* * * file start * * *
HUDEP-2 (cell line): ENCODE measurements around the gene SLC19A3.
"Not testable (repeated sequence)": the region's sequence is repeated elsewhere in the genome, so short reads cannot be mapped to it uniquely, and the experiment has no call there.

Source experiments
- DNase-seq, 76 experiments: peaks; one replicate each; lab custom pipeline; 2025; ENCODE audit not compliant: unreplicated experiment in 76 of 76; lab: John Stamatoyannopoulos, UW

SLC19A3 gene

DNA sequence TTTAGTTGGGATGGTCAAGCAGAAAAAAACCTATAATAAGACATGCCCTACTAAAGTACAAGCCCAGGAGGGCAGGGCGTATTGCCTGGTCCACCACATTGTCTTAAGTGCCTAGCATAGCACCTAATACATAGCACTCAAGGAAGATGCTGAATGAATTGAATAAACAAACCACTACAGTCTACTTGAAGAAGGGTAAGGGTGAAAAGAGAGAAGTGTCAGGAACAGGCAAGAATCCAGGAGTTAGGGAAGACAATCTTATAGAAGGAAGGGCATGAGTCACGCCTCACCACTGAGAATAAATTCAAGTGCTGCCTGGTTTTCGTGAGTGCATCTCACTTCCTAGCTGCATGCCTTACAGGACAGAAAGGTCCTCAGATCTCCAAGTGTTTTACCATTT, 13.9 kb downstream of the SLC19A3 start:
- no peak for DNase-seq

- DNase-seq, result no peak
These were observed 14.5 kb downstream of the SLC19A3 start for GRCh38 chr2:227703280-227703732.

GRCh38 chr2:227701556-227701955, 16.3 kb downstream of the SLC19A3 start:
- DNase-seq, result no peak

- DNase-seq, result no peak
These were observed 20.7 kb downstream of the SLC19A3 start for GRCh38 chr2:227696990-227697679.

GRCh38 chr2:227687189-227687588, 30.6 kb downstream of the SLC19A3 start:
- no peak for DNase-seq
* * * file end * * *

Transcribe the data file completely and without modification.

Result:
HUDEP-2 (cell line): ENCODE measurements around the gene SLC19A3.
"Not testable (repeated sequence)": the region's sequence is repeated elsewhere in the genome, so short reads cannot be mapped to it uniquely, and the experiment has no call there.

Source experiments
- DNase-seq, 76 experiments: peaks; one replicate each; lab custom pipeline; 2025; ENCODE audit not compliant: unreplicated experiment in 76 of 76; lab: John Stamatoyannopoulos, UW

SLC19A3 gene

DNA sequence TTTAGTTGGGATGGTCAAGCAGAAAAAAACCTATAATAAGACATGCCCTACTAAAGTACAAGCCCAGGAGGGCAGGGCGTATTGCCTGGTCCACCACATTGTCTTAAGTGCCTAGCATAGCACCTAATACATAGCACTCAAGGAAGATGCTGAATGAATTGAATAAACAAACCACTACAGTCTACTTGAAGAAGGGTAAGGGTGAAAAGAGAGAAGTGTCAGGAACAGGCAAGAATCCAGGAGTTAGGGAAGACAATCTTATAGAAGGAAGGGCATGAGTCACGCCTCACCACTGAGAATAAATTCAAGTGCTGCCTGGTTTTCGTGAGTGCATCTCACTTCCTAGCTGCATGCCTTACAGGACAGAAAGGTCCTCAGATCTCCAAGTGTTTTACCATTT, 13.9 kb downstream of the SLC19A3 start:
- no peak for DNase-seq

- DNase-seq, result no peak
These were observed 14.5 kb downstream of the SLC19A3 start for GRCh38 chr2:227703280-227703732.

GRCh38 chr2:227701556-227701955, 16.3 kb downstream of the SLC19A3 start:
- DNase-seq, result no peak

- DNase-seq, result no peak
These were observed 20.7 kb downstream of the SLC19A3 start for GRCh38 chr2:227696990-227697679.

GRCh38 chr2:227687189-227687588, 30.6 kb downstream of the SLC19A3 start:
- no peak for DNase-seq